We can’t live without the ocean, every time we look at climate change it’s worse than we thought, and we can’t get back from the precipice, or even know how close it is, without news.

We are so f____ed.

Kevin Drum:

So, anyway, as temperatures rise the plankton die. As plankton die, they suck up less carbon dioxide, thus warming the earth further. Which causes more plankton to die. Rinse and repeat. Oh, and along the way, all the fish die too.

Or maybe not. But this sure seems like a risk that we should all be taking a whole lot more seriously than we are. Unfortunately, conservatives are busy pretending that misbehavior at East Anglia means that global warming is a hoax, the Chinese are too busy catching up with the Americans to take any of this seriously, and you and I are convinced that we can’t possibly afford a C-note increase in our electric bills as the price of taking action. As a result, maybe the oceans will die. Sorry about that, kids, but fixing it would have cost 2% of GDP and we decided you’d rather have that than have an ocean. You can thank us later.

Megan McArdle:

The die-off of most of the phytoplankton would be a huge catastrophe.  However, here are some reasons that we shouldn’t succumb to outright panic quite yet:

1.  It’s one paper.  I am not casting aspersions on the authors or their methodology, but the whole idea of science is that even the smartest people can be wrong.  As with other attempts to reconstruct past climate, they’re using a series of proxies for past events that have much weaker accuracy than the direct measurements we’re now using.  That doesn’t mean they’re wrong, but it does leave them more open to interpretation.

2.  All the carbon we’re burning used to be in the atmosphere.  Yet the planet supported life.  Indeed, the oil we’re burning comes from the compressed, decayed bodies of . . . phytoplankton.  This suggests that some number of phytoplankton should be able to survive high concentrations of the stuff.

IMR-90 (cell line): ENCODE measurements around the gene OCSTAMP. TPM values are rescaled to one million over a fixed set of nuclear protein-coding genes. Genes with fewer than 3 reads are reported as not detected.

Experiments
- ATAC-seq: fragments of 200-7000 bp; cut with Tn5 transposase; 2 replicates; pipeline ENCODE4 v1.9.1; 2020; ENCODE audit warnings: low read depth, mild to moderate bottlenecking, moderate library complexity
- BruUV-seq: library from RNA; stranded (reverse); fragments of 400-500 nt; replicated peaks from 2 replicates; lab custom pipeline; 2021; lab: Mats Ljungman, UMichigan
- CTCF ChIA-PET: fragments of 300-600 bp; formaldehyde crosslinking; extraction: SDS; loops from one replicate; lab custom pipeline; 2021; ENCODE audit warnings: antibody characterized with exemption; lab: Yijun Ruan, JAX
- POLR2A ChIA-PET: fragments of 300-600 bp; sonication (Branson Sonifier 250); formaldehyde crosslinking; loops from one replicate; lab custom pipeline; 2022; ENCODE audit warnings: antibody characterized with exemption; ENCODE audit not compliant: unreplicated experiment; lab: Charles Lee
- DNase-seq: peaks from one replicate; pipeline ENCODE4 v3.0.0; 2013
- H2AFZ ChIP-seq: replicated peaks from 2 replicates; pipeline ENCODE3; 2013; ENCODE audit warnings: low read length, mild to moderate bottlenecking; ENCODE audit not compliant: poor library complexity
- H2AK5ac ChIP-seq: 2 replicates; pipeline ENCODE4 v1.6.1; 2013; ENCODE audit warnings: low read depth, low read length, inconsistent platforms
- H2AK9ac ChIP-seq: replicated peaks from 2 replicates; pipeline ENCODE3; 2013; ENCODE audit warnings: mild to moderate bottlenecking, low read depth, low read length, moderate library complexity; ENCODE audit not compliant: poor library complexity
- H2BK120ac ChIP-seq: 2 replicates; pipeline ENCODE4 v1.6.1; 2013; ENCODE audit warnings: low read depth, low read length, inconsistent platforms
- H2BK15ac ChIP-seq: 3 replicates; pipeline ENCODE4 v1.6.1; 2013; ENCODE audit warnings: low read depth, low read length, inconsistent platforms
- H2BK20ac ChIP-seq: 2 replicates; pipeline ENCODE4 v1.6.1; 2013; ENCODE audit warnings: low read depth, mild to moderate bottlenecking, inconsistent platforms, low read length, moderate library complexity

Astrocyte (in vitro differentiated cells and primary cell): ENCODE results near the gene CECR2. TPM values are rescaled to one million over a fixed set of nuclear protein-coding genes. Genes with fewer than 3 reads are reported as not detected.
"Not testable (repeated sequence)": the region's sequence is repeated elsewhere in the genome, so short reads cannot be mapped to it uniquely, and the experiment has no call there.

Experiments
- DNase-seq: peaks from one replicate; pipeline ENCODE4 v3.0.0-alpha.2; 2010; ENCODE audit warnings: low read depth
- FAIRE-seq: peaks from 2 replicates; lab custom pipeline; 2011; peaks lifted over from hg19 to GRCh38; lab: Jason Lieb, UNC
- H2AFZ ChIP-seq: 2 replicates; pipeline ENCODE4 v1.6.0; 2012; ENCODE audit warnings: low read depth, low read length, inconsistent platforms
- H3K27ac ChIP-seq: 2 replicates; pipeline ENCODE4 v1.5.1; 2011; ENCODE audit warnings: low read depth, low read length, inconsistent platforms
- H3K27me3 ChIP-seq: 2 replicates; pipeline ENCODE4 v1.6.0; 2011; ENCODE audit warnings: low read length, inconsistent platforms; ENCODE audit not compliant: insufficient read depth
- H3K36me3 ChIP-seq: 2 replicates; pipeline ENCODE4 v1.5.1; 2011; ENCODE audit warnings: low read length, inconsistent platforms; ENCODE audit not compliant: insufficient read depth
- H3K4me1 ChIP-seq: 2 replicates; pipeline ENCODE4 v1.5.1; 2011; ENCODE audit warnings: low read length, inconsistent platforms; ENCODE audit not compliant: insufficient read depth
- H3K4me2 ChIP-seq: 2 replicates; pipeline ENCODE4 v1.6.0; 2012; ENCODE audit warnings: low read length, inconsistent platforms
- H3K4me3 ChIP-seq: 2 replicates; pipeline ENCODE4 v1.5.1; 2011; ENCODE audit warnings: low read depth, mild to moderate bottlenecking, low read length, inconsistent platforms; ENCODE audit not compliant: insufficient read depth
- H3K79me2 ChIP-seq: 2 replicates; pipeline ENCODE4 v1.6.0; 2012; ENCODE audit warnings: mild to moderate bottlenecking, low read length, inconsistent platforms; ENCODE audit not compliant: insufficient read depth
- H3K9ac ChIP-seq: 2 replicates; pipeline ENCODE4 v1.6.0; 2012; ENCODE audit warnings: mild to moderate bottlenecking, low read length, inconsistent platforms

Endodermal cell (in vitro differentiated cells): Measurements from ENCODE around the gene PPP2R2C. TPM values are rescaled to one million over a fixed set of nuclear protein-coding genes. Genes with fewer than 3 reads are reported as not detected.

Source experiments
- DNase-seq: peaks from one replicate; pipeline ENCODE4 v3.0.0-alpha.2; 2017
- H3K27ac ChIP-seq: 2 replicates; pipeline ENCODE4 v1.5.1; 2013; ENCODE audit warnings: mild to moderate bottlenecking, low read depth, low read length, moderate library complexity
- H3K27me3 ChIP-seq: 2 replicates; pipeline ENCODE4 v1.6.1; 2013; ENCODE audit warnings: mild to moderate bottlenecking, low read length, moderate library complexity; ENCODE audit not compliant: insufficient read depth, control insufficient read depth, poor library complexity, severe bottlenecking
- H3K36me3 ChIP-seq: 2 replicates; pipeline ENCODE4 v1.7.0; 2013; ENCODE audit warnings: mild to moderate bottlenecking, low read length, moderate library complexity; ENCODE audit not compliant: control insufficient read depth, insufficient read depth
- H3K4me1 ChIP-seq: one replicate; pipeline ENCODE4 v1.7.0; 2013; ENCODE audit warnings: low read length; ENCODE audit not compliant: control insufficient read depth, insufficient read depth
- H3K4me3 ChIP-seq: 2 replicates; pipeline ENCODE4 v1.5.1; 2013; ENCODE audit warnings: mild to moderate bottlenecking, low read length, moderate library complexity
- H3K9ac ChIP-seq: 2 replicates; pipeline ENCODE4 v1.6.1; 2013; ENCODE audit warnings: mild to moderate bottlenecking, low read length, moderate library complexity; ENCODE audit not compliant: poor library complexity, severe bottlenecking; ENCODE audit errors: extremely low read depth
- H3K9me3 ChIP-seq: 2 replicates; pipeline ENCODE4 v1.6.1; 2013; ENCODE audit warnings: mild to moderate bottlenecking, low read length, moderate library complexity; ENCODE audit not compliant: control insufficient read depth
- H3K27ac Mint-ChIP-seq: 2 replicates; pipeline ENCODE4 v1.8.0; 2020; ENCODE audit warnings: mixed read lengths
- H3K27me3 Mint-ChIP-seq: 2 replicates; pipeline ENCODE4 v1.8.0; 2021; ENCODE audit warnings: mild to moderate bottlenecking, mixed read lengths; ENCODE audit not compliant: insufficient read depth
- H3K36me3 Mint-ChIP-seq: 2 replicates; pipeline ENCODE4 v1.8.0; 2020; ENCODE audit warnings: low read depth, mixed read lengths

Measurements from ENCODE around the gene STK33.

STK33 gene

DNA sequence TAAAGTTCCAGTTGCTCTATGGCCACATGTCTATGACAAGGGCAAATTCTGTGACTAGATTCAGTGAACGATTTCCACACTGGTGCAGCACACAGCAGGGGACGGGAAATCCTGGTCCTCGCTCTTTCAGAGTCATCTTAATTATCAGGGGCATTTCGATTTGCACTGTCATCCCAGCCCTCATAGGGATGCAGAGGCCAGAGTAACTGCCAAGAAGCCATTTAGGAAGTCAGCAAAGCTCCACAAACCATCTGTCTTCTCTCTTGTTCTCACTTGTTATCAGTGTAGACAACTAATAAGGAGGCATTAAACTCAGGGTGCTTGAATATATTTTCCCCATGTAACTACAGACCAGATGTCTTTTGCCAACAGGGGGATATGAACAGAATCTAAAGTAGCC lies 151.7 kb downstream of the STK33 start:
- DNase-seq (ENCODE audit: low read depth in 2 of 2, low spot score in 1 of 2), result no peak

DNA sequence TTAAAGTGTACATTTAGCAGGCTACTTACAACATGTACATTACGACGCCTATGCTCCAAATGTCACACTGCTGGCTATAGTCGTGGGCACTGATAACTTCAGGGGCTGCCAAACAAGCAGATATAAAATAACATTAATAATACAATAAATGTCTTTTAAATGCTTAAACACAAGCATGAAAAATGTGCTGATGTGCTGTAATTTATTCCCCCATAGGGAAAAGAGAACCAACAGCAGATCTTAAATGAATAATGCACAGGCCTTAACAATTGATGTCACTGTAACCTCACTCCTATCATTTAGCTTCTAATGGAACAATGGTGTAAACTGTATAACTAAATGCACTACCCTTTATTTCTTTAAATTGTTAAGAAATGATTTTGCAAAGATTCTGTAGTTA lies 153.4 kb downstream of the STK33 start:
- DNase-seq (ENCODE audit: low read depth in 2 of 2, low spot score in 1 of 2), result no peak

3.  There are positive feedback effects, but also negative ones.  One of the things that drives me batty about environmentalists and journalists writing about climate change is the insistence that every single side effect will be negative. This is not really very likely, unless you think that every place on earth just happens to be at the very awesomest climate equilibrium possible as of 9:17 am this morning, or that global warming is some sort of malevolent god capable only of destruction.

Mind you, this is not an argument for letting it happen; I’m not a fan of tampering with large, complex systems that I don’t really understand, which is why I tend not to support much direct government intervention in the economy–and why I do, nonetheless, support a hefty carbon tax.

But there’s a certain tendency to ignore mitigating offsets, such as the fact that higher carbon concentrations make terrestrial plants grow more lushly, sucking up some of that extra carbon dioxide in the atmosphere.  At least, as long as we don’t turn them into biofuels, that is.  There’s also a tendency to ignore mitigation rather than reduction, on the grounds that emissions reduction is “easier”.  Well, I suppose it is easier if you assume away the political problems.  But no matter how hard I assume, I keep waking up in a world where we’ve made no meaningful progress on emissions reductions.  At this point, I’ve got more faith in America’s engineering talent than in her ability to conquer fierce political resistance to reductions at home and abroad.

Brad Plumer at TNR on McArdle:

She’s partly right. Not every side effect will be negative. Just this week, The New York Times ran a piece about how marmots will thrive in a hotter world. So, three cheers for marmots. But the bad news tends to far outweigh the good. As the IPCC concluded in 2007, “Costs and benefits of climate change for industry, settlement and society will vary widely by location and scale. In the aggregate, however, net effects will tend to be more negative the larger the change in climate.” No one’s ignoring the upsides. They’re just focused on the larger downsides. For instance, McArdle suggests that more CO2 in the air will boost plant growth, which in turn will help suck more carbon out of the air and ameliorate things somewhat. It might surprise her to learn that scientists are perfectly well aware of that fact. But recent modeling suggests that this effect will likely be offset by other plant-related factors—like changes in evaporation—and the net result will likely be more warming, not less.